What happens to the LPG Consumers of the 54 districts where the scheme is ongoing?
1.      All consumers who have joined the scheme from 15th November 2014 are getting LPG cylinders at market price and cash in their bank accounts. They have also got the one time permanent advance of Rs.568/- on booking a cylinder after joining the scheme.
2.      Between 15th November 2014 and 14th February 2015 (three months), LPG consumers in these 54 districts who do not join the scheme will continue to get the cylinder at subsidized price as they are getting it today.
3.      Between 15th February 2015 and 14th May 2015 (three months), those LPG consumers who still do not join the scheme will start getting the cylinder at market price and cash admissible will be parked with the OMCs. If they join the scheme within this 3 month period, the parked cash would be sent to their bank account, else it will lapse.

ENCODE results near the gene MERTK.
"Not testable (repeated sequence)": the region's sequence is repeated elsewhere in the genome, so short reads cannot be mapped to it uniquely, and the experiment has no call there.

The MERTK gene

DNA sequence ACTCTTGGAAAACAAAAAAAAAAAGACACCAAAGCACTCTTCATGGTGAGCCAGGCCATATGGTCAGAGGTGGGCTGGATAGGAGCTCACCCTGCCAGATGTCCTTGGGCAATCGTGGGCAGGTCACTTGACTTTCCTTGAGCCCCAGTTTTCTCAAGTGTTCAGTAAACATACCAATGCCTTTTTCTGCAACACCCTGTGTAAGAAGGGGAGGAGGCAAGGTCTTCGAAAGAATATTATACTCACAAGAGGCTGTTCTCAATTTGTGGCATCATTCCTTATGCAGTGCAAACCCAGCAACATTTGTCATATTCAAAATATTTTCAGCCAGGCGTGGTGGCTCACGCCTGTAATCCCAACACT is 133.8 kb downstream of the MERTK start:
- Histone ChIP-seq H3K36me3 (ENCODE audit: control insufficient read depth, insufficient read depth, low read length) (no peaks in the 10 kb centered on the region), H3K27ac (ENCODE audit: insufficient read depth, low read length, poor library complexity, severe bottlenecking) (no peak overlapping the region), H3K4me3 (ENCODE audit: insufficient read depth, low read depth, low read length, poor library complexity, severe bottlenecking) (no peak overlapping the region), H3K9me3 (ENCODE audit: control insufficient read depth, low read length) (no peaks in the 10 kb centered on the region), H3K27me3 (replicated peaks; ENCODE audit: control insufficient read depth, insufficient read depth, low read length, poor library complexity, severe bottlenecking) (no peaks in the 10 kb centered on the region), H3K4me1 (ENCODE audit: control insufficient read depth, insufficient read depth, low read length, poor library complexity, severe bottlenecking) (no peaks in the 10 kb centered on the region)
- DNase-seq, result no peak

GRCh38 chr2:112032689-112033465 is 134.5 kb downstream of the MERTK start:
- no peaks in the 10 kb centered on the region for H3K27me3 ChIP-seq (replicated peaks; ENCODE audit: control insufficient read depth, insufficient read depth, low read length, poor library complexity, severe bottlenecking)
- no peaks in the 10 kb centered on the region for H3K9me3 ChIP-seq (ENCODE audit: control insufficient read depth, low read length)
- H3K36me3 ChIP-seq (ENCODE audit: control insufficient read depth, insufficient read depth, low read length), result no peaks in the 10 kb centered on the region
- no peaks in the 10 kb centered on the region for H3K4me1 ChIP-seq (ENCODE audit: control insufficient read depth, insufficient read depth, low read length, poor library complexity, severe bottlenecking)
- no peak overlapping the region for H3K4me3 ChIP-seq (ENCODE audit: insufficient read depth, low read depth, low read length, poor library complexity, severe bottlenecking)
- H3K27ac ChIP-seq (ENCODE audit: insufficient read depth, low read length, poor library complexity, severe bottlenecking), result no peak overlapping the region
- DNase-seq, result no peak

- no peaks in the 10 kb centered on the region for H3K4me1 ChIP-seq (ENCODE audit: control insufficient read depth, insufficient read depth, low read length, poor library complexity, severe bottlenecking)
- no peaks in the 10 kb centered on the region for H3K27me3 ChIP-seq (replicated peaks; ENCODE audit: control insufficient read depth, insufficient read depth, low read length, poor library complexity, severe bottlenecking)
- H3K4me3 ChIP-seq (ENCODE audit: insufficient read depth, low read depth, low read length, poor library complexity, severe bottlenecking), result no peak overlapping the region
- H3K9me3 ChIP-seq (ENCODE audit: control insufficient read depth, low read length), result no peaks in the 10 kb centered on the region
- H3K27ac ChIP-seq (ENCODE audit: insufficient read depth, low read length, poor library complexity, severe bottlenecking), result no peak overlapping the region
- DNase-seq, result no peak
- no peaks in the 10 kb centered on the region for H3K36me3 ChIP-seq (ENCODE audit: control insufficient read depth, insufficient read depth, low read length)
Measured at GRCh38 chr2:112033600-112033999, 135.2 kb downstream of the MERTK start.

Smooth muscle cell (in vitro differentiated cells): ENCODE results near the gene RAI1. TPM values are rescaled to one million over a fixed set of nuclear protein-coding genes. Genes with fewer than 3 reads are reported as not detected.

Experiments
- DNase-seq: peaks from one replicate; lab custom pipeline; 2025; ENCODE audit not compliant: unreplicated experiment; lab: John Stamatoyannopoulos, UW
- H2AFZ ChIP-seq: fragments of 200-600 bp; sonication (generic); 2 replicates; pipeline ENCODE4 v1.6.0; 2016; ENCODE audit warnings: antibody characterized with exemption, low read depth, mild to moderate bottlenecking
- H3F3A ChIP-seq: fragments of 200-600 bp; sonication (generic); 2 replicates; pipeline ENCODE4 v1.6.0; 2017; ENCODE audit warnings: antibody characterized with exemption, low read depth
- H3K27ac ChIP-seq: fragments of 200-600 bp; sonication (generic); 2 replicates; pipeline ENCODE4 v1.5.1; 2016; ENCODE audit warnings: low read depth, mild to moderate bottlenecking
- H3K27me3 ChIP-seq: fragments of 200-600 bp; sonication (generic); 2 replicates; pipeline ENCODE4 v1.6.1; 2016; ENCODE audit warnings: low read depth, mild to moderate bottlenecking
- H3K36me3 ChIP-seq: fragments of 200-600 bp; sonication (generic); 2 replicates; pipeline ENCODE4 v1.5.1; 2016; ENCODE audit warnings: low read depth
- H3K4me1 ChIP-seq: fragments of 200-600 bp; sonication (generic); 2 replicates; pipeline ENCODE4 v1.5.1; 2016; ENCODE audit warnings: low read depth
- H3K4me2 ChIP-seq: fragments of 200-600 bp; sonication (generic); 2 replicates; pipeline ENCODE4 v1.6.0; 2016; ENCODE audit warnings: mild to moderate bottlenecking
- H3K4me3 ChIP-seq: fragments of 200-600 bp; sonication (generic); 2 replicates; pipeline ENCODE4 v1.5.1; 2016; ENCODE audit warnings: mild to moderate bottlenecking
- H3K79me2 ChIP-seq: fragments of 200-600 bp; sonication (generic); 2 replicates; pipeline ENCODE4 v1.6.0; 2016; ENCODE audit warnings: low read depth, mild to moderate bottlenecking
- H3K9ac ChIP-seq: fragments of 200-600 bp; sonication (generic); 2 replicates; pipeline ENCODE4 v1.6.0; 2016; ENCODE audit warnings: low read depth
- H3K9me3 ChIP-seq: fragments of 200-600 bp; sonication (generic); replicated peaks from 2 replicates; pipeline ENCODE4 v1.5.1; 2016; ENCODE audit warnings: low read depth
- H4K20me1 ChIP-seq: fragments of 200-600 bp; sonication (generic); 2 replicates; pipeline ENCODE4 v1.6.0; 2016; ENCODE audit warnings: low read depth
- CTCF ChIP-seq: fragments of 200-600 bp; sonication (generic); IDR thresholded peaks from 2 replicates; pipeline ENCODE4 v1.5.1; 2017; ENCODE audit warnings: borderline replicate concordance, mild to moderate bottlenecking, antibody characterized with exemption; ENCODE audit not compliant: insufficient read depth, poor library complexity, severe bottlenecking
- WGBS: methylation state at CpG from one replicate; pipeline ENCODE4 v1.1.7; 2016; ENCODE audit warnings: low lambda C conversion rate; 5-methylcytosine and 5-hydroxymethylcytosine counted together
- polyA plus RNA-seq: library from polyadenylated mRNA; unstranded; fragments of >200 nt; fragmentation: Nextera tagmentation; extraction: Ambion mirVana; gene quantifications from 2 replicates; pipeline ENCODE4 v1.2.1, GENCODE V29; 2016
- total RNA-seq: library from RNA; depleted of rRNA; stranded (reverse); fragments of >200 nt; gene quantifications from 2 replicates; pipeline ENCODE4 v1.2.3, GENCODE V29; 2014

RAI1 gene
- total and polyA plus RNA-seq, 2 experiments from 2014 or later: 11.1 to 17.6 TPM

4.      From 15th May 2015, consumers who have still not joined the scheme will get the cylinder at market price, however, cash subsidy will not be admissible. 
 (Release ID :114245) 

Grant of Savings Bank Allowance to Postal Assistants working in Savings Bank / Certificate Branches - Clarification ( SB Order No. 13/2014)

To view please Click Here.

Retirement on Superannuation

Shri Trinath Sahoo, SPOs, Dhenkanal Division, Dhenkanal is retiring from Govt. Service today  the 31/12/2014(A/N) on superannuation.